Try to avoid impulse buying! Make lists before you go grocery or clothing shopping, and try to stick to that list. One handy rule that can help with impulse buying is the, “ten second rule”. If you find yourself about to buy something that isn’t on your list, take ten seconds to think about why you’re buying the item, and if you really need it.

    A few other small things that you can do to save some cash include:

  • Utilizing thrift stores; it’s a lot cheaper to buy used!

  • Make big meals, and save the leftovers for your work lunch and dinner throughout the week

  • Buy generic brands at the grocery store instead of pricier name brands

  • Buy necessities in bulk (the initial cost is more but in the long-term, you’ll save)

  • Only pay for streaming subscriptions that you use; See if a friend or family member has an account and is willing to share or split it with you--that way you’ll both save!

  • Don’t hoard! If you have things that you never use, consider having a yard sale

  • Try to drink tap water instead of buying soft drinks or bottled water. Those two dollar purchases add up!

  1. Do Your Research: This is especially important when it comes to bigger, pricier buys. While that ridiculously cheap toaster might seem appealing because it’s so affordable, often times cheap products won’t end up lasting you nearly as long as a more quality product would--which will end up costing you more money in the long run. That doesn’t mean you have to buy top-of-the-line everything, but before you make a big purchase, do a little digging into consumer reviews to see if the product you think you’re buying is actually what you’re getting.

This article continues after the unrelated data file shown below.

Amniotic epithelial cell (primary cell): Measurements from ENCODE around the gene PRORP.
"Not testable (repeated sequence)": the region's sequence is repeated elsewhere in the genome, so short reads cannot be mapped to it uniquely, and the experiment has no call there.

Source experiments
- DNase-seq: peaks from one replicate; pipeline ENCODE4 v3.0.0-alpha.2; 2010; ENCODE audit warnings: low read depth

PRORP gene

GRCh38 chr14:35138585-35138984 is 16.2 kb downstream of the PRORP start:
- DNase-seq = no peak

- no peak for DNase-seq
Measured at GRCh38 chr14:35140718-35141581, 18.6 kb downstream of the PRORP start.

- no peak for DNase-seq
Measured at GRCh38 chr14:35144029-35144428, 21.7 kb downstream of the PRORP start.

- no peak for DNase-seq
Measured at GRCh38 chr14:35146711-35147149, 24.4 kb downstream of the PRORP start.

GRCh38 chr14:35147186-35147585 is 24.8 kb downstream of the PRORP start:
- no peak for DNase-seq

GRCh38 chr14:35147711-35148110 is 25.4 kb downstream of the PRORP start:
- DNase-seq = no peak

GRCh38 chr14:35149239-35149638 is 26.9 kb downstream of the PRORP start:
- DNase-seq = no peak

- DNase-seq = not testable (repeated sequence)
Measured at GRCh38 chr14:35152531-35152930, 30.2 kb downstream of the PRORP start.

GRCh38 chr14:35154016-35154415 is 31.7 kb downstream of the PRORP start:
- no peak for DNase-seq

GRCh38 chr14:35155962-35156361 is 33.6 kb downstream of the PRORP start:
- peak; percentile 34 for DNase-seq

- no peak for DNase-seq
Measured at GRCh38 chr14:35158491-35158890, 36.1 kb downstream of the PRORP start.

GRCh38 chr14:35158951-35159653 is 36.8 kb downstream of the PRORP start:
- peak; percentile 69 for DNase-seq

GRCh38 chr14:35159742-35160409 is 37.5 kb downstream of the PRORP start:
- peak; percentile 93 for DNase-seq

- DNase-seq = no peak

It’s better to spend a little more initially for something that will last you a long time than to make a smaller investment and ultimately end up needing to make that purchase again in the short-term. Also consider giving yourself 30 days to really think about making any big purchases (both to give yourself some time to consider if it is a necessity and to do a bit of research).

  2. Budget, Budget, Budget

    Before you start putting money into your savings, make a budget of your expenses vs. income for every pay period. Once you have a good understanding of what you’re really spending, you’ll start to understand where you could stand to cut back a bit, and how much you can realistically start saving. Making a budget can be a little intimidating at first, but it will go a long way in helping you improve your financial health in the long-term.

Life isn’t always predictable, and sometimes financial emergencies can pop up without warning; That’s what makes saving so important. It’s always good to have a backup plan in place for the unexpected. Plus, if you can start putting away a little something for the future you - that doesn’t hurt either. No matter your financial situation, it’s never too early (or too late) to start saving!

Topics: Saving Money